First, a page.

A urine test designed for early detection of Lyme disease has shown some success in preliminary research, according to a study published in the Journal of Translational Medicine.
The idea for the test originated when graduate student Temple Douglas was a high school intern at George Mason University in Virginia. She wondered whether a technique researchers were working on to test for microscopic cancer particles might be used to test for Lyme disease.
"I was in the right place at the right time," she told CBS News. "I was aware of the issues with the Lyme disease test because of people in my family. Two people in my family at that time had Lyme disease."
The disease is difficult to diagnose because only 40 percent of people get the telltale rash after a tick bite. Current lab tests can also give false positives.
Douglas's hunch led to the development of a new test which is able to detect trace amounts of Lyme bacteria in the body through a urine sample. This makes the test more effective than current tests, the researchers say, which detect antibodies the body produces in response to the infection.
"We believe it's a game changer," said Lance Liotta, co-director and medical director of the George Mason-based Center for Applied Proteomics and Molecular Medicine. (Proteomics refers to the study of proteins.) "The bacteria that's really causing this effect, we're testing it directly, and we're testing it with a high sensitivity never achieved before," Liotta explained.
"The goal is to treat this bacteria really early, right after the tick bite, and it can be completely cured with antibiotics," Liotta said. The test is now available for patients.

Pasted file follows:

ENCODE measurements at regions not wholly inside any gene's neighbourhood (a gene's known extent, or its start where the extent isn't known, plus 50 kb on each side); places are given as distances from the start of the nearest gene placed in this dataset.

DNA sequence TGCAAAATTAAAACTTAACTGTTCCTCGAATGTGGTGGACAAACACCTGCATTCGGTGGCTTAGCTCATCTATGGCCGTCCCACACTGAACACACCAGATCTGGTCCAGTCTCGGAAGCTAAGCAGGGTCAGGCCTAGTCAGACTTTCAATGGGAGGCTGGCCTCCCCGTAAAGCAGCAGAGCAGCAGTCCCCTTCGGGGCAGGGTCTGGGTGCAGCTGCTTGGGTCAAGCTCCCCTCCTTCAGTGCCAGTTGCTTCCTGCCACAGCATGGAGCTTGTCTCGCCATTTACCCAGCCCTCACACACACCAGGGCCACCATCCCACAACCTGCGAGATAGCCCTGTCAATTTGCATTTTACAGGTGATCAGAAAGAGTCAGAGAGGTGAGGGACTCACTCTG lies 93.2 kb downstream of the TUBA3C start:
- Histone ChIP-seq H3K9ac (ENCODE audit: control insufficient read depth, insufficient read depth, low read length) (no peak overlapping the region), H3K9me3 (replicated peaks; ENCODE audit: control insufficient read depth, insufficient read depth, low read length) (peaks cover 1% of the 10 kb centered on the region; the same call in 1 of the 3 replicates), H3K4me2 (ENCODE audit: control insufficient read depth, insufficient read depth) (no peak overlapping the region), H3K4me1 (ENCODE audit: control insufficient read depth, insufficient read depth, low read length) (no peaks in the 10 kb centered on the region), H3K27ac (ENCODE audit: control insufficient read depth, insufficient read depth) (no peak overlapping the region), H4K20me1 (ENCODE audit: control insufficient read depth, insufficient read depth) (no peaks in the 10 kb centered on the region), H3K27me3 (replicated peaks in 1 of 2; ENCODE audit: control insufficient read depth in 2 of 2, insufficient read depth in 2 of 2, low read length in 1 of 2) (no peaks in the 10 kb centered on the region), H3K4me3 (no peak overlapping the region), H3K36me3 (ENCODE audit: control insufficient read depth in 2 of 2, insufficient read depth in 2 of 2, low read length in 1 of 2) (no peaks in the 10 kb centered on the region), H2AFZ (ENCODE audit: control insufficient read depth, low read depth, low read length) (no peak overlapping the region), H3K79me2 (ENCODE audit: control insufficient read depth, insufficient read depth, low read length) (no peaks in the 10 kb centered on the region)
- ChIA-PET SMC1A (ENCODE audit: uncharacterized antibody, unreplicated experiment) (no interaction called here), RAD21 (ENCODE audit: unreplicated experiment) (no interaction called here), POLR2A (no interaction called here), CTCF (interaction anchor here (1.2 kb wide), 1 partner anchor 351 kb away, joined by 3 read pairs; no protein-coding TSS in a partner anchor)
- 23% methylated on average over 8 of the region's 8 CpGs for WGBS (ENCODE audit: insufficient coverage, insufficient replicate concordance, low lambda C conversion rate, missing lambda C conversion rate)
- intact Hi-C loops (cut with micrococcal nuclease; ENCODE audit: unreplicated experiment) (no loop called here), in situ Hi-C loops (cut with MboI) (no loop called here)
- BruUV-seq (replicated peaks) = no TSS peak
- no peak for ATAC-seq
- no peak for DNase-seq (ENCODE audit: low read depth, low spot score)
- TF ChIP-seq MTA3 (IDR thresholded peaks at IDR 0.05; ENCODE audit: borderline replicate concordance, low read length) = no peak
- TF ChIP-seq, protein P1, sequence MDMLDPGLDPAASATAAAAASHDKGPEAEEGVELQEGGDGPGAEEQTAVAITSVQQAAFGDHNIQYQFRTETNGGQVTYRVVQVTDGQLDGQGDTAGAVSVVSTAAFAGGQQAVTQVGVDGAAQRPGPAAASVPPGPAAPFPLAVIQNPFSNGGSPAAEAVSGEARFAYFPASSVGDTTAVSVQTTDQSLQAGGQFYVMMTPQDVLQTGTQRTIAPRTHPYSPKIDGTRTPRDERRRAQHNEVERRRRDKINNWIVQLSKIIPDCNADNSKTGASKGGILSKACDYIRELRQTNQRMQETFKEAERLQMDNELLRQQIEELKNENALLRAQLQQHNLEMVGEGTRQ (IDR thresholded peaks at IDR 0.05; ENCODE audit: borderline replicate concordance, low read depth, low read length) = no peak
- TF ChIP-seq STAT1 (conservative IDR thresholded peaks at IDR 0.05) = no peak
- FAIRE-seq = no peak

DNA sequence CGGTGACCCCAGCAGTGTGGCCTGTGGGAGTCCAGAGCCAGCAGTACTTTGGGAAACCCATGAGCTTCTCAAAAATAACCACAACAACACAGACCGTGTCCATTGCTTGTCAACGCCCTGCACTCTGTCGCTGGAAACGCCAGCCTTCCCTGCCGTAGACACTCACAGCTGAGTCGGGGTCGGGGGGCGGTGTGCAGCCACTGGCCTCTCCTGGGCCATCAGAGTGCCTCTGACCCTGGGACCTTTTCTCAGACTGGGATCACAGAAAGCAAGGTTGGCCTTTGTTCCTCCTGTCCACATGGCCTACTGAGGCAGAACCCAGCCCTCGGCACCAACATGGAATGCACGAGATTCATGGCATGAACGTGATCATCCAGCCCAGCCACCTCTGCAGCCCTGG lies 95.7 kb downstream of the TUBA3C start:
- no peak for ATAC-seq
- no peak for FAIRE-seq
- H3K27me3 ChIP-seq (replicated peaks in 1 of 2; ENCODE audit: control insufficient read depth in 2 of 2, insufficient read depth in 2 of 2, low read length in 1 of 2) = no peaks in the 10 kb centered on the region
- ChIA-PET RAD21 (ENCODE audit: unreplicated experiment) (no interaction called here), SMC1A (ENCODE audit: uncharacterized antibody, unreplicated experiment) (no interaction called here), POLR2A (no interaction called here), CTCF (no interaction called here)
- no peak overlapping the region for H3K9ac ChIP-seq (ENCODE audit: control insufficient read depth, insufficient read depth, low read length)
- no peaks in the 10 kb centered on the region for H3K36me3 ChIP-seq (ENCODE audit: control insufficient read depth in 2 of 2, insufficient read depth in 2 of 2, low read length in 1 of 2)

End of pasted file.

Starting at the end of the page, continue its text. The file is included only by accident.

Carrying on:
However, Dr. John Aucott, director of the Johns Hopkins Lyme Disease Clinical Research Center, cautions that the research is still preliminary.
"It's a novel idea and I applaud the researchers for doing this because we are in need of earlier detection for Lyme disease, but it's important to know that it's a first phase study," he told CBS News. "So from a clinical application, it is not yet ready to be used in the care of patients."
He also notes that some patients may benefit from such a test more than others.
"This could really help acute Lyme disease patients, who often present with a rash" he said. "But if the rash isn't quite typical or there are some people with acute Lyme disease who don't even have a rash, this test, if it pans out to be what they're purporting, could give clinicians a chance to confirm an early diagnosis and get patients much-needed treatment."
Current tests can take up to two weeks to identify antibodies and confirm a diagnosis. "This test wouldn't have that delay, in theory, because you don't have for the antibody development if you're measuring the bacterial protein directly," Aucott said.
People with chronic Lyme disease, on the other hand, have such varied symptoms and this form of the disease is so little understood that the test would need a lot more work before being applicable to that population, he said.
Finally, Aucott notes that the test would need to be used in other regions of the country, with other species of ticks, to determine how effective it really is.
Nevertheless, Douglas, who is now focusing on cancer research at Virginia Tech, said she feels like her hard work has paid off.
"By doing the research I do, it's possible I will be able to help people out," she said.
Editor's note: This story has been updated to reflect that the test is currently available for commercial use.